In Where the Web 2.0 Went Wrong Henry Jenkins argues “Web 2.0 companies seek to integrate the social and economic in ways that make it hard to distinguish between them.” Facebook’s value now a day not only comes from it’s social features and its ability to connect people but the path it has paved for the future of advertising and a new era of internet marketing. This industry has immense value and as Danah Boyd states in Participating in the Always-On Lifestyle, “We are moving away from an industrial economy and into an information based one, and knowing how to get information is more important than memorizing it.” Facebook handles an immense amount of bulk data and has given businesses the opportunity to connect with their target audience by selling user information. Facebook argues that targeted advertisement is also beneficial for the consumer because they can now see personalized ads that are relevant and meaningful. However, do users really know the extents of information that is being released to advertisers about them? Should Facebook be more transparent? Or are we responsible for the information we put online? These are all questions that don’t really have answers and frankly I don’t think the answers even matter to the average Facebook user. Our participatory culture has become such a central part of our lifestyle that modifying our routines and habits will be very hard. Users are sharing more private information than ever before, and anyone in the advertisement industry knows that targeted ads are the future of marketing. So until there exists a greater demand and concern about privacy that conduces the market to find a way to monetize from this need, not much will change.
I think it is important to learn the history of how Facebook ads developed and changed. Facebook’s move towards incorporating ads was gradual and I think it is important to learn from its historical timeline and when each update was launched. Facebook could not have had the same success if this process was not measured because its ads could of easily come across as un-organic and ruin Facebook’s original concept and user experience. However, they were able to create huge value from advertisers and not only maintain but increase their user engagement levels.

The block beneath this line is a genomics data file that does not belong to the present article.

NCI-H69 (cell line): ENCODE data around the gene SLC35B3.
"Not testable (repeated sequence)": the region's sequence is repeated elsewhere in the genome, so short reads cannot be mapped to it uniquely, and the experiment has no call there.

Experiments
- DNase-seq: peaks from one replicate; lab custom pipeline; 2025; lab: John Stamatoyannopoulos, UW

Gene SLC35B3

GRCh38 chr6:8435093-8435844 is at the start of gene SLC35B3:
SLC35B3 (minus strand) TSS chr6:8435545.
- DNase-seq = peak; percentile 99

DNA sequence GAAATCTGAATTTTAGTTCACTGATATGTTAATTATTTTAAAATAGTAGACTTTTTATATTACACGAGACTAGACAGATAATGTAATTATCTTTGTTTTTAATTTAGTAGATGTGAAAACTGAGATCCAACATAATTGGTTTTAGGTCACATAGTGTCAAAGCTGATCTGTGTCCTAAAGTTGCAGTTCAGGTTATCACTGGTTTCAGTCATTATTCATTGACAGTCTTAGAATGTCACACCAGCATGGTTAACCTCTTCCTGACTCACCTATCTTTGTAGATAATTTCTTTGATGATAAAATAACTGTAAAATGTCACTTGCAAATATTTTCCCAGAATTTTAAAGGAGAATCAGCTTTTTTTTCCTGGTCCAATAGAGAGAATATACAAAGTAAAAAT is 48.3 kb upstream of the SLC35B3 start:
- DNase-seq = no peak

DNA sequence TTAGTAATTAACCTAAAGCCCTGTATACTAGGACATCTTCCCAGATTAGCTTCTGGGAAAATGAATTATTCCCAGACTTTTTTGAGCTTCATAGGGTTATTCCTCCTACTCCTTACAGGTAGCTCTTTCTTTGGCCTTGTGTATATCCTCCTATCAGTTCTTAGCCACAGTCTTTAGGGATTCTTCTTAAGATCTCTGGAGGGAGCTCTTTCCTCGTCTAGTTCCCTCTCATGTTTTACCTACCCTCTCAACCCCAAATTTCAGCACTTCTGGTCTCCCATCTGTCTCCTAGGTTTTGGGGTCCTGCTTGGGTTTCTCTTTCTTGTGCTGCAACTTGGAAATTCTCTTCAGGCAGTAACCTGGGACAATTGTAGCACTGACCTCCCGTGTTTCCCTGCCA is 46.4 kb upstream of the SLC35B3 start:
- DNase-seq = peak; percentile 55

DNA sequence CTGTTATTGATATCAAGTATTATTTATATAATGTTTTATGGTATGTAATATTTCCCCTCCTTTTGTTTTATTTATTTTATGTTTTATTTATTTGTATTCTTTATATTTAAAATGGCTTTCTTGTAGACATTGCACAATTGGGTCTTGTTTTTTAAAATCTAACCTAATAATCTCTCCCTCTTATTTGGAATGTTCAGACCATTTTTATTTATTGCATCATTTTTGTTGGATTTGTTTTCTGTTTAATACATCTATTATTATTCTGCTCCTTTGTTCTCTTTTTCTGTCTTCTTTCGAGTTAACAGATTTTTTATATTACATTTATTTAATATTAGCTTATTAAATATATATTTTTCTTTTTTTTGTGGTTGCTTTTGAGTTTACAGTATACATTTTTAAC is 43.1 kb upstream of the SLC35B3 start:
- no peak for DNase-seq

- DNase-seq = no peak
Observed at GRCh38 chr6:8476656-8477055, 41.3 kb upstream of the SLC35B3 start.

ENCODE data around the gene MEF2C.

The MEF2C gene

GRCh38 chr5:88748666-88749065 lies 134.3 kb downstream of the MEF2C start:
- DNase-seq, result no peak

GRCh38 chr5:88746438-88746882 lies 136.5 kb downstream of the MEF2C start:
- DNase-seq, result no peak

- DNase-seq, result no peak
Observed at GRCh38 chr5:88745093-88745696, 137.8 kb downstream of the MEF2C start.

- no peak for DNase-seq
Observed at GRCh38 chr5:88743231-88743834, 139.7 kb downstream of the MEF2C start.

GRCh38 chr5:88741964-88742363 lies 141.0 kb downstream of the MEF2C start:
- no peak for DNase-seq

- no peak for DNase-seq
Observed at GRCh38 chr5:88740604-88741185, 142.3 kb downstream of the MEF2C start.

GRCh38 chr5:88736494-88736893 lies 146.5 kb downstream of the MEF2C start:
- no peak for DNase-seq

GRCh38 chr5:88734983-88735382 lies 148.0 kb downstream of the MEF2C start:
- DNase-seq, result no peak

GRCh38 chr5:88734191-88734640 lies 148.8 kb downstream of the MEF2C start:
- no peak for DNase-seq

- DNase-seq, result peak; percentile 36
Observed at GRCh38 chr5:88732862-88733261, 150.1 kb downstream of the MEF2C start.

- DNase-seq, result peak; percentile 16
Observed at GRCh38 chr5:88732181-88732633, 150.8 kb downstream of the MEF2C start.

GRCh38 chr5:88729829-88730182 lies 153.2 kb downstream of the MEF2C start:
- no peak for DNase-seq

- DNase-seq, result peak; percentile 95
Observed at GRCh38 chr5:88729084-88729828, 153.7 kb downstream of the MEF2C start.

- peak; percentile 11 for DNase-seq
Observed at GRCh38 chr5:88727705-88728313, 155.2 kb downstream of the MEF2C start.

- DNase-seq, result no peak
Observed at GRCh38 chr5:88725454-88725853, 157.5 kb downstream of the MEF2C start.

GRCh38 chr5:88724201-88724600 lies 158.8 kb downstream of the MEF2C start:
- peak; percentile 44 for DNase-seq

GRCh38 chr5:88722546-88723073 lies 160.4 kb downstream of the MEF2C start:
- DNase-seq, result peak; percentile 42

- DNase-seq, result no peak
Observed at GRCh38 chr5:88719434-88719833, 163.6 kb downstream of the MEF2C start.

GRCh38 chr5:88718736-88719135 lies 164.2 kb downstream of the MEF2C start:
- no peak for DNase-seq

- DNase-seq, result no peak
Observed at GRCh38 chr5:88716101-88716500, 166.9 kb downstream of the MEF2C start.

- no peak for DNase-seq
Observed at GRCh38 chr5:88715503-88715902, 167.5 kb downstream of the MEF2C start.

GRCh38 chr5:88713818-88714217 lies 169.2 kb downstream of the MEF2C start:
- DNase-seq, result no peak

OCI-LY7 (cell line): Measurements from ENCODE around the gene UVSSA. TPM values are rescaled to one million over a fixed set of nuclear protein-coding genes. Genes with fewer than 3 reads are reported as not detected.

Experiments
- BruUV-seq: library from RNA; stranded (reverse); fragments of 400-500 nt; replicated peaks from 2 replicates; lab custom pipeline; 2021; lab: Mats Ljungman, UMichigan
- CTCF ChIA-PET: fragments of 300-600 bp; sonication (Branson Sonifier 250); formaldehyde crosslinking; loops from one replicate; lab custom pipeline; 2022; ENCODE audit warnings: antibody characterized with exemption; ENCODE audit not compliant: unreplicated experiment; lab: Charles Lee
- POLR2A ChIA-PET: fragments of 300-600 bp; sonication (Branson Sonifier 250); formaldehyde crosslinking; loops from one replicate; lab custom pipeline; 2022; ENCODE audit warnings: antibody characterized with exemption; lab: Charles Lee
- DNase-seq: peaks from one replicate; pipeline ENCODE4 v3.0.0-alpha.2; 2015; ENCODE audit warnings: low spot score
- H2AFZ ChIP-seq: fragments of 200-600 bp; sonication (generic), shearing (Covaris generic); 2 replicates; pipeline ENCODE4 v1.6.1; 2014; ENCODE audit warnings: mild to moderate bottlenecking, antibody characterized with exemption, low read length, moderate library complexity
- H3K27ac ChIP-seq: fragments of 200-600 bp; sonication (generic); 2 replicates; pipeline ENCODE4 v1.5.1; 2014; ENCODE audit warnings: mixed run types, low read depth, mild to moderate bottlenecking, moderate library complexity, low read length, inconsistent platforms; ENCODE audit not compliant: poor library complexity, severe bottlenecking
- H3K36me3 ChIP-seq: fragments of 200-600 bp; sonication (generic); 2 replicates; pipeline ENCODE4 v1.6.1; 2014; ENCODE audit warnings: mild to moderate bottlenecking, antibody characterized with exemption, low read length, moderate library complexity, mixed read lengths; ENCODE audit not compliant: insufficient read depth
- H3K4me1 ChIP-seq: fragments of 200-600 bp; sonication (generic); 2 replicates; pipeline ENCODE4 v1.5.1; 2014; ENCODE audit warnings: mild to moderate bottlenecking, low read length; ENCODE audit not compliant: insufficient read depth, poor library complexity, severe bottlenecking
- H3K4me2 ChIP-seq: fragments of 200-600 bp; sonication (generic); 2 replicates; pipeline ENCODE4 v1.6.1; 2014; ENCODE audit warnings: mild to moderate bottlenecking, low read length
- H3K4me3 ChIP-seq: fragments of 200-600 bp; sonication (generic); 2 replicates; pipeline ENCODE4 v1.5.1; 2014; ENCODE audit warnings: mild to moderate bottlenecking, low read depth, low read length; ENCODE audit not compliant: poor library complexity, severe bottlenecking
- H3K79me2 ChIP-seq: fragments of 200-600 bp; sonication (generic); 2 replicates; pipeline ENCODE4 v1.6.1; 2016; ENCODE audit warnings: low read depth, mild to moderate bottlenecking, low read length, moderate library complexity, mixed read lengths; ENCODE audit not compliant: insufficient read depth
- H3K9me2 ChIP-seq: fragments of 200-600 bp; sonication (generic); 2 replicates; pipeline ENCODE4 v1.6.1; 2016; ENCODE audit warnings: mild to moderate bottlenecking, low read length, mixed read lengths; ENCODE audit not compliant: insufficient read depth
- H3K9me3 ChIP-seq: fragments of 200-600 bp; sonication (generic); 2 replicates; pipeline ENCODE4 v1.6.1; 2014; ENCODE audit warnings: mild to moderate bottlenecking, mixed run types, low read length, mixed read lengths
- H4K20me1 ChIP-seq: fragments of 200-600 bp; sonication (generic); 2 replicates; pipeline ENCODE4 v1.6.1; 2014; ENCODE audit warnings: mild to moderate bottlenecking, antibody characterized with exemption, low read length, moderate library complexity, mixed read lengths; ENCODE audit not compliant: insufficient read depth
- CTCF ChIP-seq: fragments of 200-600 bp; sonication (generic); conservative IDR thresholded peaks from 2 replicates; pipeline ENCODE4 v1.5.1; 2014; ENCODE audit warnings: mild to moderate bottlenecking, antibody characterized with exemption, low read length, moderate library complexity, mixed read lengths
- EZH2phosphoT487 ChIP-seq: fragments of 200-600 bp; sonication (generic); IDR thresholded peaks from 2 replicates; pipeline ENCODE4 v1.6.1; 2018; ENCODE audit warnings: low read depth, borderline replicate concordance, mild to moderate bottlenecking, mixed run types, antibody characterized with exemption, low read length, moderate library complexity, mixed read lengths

When pages first launched it was different from how we see it now. Each page on Facebook had a “Become a Fan” button instead of a “Like” button, which allowed you to see your friend’s interactions with these brands. In “What is Web 2.0” Tim O’Reilly argues that the main thing that most of the greatest companies of the Web 2.0 have in common is their reliance on organic marketing. This was Facebook’s way of creating an organic flow of word of mouth advertising. In 2008 Facebook released “Engagement Adds.” This led to a revolution in advertising by brining businesses closer to their audience. An ad appeared on Facebook’s right-hand column when viewed on a desktop. Facebook later allowed users to comment, share, and like the ads, which created notifications in their newsfeed continuing the concept of producing an organic hype. In 2009 Facebook released targeted advertising, which enabled businesses to reach their target audiences by filtering gender, age, location, education level, and relationship status. In 2012 Facebook allowed ads to be placed in News Feeds, instead of on the right margin but only for users who were already connected with the page. By the end of 2012 Facebook ads appeared on any users newsfeed, even if that user was not connected to the brand. That same year Facebook released “Custom Audiences”, which enabled advertisers to input bulk data collected outside of Facebook, such as phone numbers and emails in order to target their customers through Facebook. In 2013 Facebook released “Partner Categories,” allowing ads to be driven by users activities outside of Facebook. For example, companies could use information from third-party data providers who could provide costumers shopping activities. In 2014, Facebook acquired Instagram, which gave advertisers another venue for reaching their audiences. In 2015, Facebook came out with “360 Video”, a more immersive and interactive viewing experience. Following this video trend the next year they released “Facebook Live Video.” This was a huge move towards video instead of photo. “By 2020, 75% of the world’s mobile data traffic will be video.”-Facebook Q3 2016 Earnings Report. Facebook Live allowed advertisers and users to broadcast in real time through their mobile devices.
Facebook is the largest social media platform and one of the most influential companies in tech and leaders of the industry. I think this company’s potential for growth and expansion is incredible and holds great power and influence. We see and hear about Facebook in our daily lives and is penetrated is almost everything aspect of our surroundings. I think that the next step for Facebook now is original content and video. I am very excited to see where this company will be headed in the next couple years and even more excited to be able to work for them this summer.